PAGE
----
Missionary to Vanuatu in the late 1800s, John G. Paton, writing about the death of one of his first native converts in his book Thirty Years Among the South Sea Cannibals, said:
“While staying at Aneityum, I learned with as deep emotion as man ever felt for man, that noble old Abraham, the sharer of my Tannese trials, had during the interval peacefully fallen asleep in Jesus. He left for me his silver watch one which I had myself sent to the dear soul from Sydney, and which he greatly prized. In his dying hour he said, “Give it to Missi, my own Missi Paton; and tell him that I go to Jesus, where Time is dead.”
That converted cannibal had a real and profound grasp of his position in Christ. I have read many times that in heaven sin will be dead, tears will be dead, sorrow will be dead, but I never read anything put quite like that. In heaven, time is dead.
What will it be like when we are never running late? When the good labors we perform stretch endlessly ahead in joy and interest but not in constriction of artificial hours or days? When we don’t have birthdays or appointments? When there is no catching up, falling behind, or getting ahead? Instead, all our tasks and meetings simply unfold perfectly and in a pace that is like the very river of life streaming from the Fount- constant and perfect?
God instituted seasonal time, and He instituted day and night. (Psalm 104:19, Genesis 1:14). He did this for the benefit of man, certainly not because God needed to mark time. He dwells in eternity where it is all time at once. The clock measures time precisely, in specific increments, and this mechanism more than any other has subdued man. The clock at once has inhibited man in his actions and catalyzed man in his actions. I’m late! I’m early! I’m behind! I’m on time- give me a gold star!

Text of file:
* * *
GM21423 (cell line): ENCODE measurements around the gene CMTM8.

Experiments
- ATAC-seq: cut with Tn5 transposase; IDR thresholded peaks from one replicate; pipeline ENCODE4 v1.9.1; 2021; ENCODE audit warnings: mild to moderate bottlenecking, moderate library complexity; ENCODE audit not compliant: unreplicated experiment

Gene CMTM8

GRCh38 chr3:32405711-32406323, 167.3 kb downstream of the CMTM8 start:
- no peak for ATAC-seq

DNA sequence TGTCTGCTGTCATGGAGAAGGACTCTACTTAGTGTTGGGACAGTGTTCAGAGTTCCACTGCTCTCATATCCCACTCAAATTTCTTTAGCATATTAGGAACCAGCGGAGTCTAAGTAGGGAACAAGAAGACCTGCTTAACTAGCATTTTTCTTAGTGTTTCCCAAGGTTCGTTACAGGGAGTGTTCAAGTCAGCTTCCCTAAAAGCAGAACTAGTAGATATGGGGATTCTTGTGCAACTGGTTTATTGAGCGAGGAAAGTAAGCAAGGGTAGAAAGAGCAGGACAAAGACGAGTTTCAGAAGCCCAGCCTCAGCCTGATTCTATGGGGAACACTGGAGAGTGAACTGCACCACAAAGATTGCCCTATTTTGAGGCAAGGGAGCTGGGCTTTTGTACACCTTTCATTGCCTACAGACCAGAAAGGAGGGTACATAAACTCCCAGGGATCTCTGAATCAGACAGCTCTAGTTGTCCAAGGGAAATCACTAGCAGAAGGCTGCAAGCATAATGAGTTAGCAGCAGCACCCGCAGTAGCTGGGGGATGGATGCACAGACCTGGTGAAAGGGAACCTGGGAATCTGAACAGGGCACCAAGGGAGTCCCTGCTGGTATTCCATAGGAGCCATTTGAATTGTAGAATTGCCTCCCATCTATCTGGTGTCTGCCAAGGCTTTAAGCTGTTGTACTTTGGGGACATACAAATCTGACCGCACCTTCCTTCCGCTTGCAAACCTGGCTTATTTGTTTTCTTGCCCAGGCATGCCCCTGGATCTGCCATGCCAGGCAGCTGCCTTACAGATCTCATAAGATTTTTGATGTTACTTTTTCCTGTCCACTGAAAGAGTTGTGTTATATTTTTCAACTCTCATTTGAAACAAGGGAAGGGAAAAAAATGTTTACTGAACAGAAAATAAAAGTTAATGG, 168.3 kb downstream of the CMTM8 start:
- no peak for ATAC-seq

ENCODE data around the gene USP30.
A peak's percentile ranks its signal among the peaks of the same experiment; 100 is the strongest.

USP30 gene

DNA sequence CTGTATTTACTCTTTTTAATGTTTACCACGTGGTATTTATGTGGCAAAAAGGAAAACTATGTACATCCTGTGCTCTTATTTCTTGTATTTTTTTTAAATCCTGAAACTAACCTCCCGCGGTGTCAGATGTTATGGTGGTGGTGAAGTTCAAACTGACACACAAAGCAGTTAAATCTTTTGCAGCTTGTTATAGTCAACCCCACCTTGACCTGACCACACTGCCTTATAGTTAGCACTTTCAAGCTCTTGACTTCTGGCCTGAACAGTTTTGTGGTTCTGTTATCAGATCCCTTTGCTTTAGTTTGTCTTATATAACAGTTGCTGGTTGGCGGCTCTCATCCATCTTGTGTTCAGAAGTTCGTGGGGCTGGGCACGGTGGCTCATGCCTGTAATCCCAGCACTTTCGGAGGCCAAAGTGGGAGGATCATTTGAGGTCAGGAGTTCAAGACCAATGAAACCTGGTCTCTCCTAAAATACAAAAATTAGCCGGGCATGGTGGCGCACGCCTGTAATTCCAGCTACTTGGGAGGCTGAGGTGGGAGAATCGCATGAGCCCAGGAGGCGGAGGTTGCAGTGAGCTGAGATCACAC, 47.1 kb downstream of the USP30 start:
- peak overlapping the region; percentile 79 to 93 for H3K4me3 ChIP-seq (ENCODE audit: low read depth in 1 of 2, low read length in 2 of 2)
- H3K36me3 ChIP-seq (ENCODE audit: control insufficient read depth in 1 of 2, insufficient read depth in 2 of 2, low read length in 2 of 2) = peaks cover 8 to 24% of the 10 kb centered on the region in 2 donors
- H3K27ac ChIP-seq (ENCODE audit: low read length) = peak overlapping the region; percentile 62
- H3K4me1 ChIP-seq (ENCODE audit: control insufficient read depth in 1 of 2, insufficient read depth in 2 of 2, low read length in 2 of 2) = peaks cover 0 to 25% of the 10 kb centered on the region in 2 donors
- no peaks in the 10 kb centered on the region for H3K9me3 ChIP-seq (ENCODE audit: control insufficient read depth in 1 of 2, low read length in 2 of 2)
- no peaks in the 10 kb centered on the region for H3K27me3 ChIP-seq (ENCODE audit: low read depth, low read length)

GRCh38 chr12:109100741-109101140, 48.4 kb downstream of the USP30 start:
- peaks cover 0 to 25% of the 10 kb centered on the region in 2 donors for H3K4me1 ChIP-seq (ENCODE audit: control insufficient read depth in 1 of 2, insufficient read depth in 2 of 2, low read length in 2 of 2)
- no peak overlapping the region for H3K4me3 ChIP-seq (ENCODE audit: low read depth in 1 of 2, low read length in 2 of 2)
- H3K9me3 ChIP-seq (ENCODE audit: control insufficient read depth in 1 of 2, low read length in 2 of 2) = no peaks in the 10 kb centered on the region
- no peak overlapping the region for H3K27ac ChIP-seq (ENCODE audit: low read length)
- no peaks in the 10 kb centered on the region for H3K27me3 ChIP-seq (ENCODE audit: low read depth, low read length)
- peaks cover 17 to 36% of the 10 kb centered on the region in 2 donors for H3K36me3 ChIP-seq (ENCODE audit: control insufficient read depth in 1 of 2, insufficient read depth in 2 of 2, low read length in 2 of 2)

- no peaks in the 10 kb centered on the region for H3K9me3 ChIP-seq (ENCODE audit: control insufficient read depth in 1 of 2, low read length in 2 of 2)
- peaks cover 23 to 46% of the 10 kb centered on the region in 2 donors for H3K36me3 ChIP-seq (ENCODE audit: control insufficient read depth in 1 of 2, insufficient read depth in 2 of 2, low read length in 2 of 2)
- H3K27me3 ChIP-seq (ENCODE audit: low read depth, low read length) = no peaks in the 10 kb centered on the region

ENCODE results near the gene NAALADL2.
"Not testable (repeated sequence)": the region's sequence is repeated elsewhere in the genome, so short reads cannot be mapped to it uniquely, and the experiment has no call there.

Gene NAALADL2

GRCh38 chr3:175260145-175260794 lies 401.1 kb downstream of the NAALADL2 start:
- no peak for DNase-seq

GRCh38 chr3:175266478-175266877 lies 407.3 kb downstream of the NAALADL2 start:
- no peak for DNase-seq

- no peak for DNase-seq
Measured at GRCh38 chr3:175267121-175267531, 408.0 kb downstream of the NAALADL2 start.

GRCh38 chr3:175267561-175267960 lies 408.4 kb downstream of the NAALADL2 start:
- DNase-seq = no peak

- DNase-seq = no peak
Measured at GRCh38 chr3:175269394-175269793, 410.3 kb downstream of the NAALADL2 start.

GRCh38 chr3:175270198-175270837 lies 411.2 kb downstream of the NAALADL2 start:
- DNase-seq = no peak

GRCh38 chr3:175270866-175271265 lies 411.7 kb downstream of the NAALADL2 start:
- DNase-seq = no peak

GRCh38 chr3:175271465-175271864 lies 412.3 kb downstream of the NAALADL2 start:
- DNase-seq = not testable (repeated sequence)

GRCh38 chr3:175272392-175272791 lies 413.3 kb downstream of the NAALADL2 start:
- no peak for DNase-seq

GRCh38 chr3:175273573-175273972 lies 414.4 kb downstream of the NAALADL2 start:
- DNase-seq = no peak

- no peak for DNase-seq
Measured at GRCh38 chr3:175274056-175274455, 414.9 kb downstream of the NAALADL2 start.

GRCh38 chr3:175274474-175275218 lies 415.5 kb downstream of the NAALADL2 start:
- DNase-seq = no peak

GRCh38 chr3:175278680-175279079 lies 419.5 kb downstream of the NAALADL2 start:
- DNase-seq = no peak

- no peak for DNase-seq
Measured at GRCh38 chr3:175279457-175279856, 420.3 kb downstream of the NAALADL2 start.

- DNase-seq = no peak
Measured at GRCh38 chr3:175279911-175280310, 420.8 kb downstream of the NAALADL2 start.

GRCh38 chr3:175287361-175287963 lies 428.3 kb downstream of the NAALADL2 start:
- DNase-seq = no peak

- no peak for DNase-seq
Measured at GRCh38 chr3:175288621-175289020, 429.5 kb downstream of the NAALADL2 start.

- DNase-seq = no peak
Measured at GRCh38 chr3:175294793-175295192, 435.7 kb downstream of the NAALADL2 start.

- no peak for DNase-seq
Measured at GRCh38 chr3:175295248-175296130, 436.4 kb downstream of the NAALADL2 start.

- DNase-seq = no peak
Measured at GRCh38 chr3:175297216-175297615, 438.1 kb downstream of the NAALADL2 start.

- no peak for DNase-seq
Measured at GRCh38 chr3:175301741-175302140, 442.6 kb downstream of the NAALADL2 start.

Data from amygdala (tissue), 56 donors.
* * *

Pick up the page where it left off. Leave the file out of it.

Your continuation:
The clock segments the teacher’s day. It regulates the inmate’s day. It formulates the train conductor’s, the pilot’s, the bus driver’s day. The clock convicts the chronic tardiness of the employee. The clock dares. The clock monotonizes.
Anarchist George Woodcock wrote in The Tyranny of the Clock,
Socially the clock had a more radical influence than any other machine, in that it was the means by which the regularisation and regimentation of life necessary for an exploiting system of industry could best be attained. The clock provided the means by which time – a category so elusive that no philosophy has yet determined its nature – could be measured concretely in more tangible forms of space provided by the circumference of a clock dial. Time as duration became disregarded, and men began to talk and think always of ‘lengths’ of time, just as if they were talking of lengths of calico. And time, being now measurable in mathematical symbols, became regarded as a commodity that could be bought and sold in the same way as any other commodity.
Sadly he did not know that liberating man from the tyranny of the clock would only enslave him to another device, another machine, another apparatus, whatever it may be. God created time for our benefit and ever since He has been ordaining its orderly progression, despite man’s over-dependence on the clock.
But do not overlook this one fact, beloved, that with the Lord one day is as a thousand years, and a thousand years as one day. (2 Peter 3:8)
In heaven, time is dead. However without clocks the orderly progression of all things will continue, for God is God of heaven as He is of earth. Our liberation from the tyranny of the clock will free us in ways we can’t even imagine. The old cannibal and new man, Abraham of Vanuatu, knew. He went where time is dead and men are alive. Where there are no clocks but precision is more precise than it has ever been anywhere on earth.
making known to us the mystery of his will, according to his purpose, which he set forth in Christ as a plan for the fullness of time, to unite all things in him, things in heaven and things on earth. (Ephesians 1:10)